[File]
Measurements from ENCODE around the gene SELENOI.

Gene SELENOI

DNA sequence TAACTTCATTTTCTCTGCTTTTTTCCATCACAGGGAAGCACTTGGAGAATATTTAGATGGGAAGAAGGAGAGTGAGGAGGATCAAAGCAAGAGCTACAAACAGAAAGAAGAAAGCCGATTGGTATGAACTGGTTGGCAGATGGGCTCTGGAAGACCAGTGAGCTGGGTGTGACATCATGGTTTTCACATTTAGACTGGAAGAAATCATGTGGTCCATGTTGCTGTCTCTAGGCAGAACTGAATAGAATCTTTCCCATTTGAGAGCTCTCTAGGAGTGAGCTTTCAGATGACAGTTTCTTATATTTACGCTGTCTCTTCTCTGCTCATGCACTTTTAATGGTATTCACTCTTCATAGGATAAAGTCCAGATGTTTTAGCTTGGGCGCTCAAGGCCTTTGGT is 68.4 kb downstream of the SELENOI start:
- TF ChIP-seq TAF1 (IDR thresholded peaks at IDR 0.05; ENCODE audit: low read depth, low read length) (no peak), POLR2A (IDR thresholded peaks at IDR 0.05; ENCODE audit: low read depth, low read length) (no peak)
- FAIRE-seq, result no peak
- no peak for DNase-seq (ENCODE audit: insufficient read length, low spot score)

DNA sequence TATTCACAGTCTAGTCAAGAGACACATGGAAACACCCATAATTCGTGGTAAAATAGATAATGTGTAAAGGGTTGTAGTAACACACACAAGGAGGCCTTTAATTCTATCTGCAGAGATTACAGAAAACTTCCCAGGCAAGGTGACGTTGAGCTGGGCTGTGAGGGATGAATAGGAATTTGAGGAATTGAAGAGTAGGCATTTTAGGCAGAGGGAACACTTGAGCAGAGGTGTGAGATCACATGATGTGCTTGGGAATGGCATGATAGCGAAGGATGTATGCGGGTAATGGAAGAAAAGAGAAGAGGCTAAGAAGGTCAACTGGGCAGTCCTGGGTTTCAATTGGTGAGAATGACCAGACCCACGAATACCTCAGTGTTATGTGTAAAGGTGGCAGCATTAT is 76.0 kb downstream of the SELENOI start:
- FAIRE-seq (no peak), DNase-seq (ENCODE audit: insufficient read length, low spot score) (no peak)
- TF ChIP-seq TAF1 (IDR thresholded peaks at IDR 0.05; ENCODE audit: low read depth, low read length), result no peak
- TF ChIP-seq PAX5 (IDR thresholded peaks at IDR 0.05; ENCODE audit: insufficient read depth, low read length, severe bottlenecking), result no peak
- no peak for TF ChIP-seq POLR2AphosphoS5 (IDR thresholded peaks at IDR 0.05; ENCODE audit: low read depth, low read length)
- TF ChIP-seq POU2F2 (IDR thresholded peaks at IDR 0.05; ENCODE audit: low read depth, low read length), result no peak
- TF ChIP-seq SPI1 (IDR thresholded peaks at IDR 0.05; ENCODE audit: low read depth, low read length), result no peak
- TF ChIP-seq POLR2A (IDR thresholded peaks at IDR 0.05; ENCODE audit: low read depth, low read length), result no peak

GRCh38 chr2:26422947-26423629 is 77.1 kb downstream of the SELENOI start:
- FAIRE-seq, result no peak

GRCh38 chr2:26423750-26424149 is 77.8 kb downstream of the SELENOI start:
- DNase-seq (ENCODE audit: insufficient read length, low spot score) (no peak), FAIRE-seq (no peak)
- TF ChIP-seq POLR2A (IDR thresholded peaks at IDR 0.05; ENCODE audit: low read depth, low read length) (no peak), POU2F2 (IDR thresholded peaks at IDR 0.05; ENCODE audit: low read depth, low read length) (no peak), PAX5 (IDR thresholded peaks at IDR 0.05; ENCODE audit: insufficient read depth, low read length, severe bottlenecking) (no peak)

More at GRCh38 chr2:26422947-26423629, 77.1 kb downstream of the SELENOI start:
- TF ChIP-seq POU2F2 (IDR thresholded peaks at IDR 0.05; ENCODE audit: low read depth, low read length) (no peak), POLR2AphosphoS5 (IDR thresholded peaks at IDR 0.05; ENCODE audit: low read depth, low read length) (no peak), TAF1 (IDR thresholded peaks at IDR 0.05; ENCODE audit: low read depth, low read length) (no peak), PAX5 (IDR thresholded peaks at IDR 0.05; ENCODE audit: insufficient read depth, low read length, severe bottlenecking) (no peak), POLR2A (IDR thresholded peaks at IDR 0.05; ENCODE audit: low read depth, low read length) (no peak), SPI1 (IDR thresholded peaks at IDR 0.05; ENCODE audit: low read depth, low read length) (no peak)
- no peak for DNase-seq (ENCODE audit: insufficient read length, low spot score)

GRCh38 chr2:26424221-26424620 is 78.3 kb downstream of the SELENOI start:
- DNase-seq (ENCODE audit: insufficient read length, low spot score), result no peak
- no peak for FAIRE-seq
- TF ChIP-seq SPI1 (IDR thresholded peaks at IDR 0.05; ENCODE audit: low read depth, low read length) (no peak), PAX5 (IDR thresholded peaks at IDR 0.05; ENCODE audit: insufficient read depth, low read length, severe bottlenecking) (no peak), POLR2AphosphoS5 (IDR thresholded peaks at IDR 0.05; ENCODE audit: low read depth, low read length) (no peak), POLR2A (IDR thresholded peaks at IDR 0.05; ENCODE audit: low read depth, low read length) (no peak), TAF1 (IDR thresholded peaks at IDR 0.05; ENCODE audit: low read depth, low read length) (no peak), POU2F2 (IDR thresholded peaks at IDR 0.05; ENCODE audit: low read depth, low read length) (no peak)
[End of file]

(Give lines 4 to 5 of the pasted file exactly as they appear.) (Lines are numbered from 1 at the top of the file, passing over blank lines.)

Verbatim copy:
- TF ChIP-seq TAF1 (IDR thresholded peaks at IDR 0.05; ENCODE audit: low read depth, low read length) (no peak), POLR2A (IDR thresholded peaks at IDR 0.05; ENCODE audit: low read depth, low read length) (no peak)
- FAIRE-seq, result no peak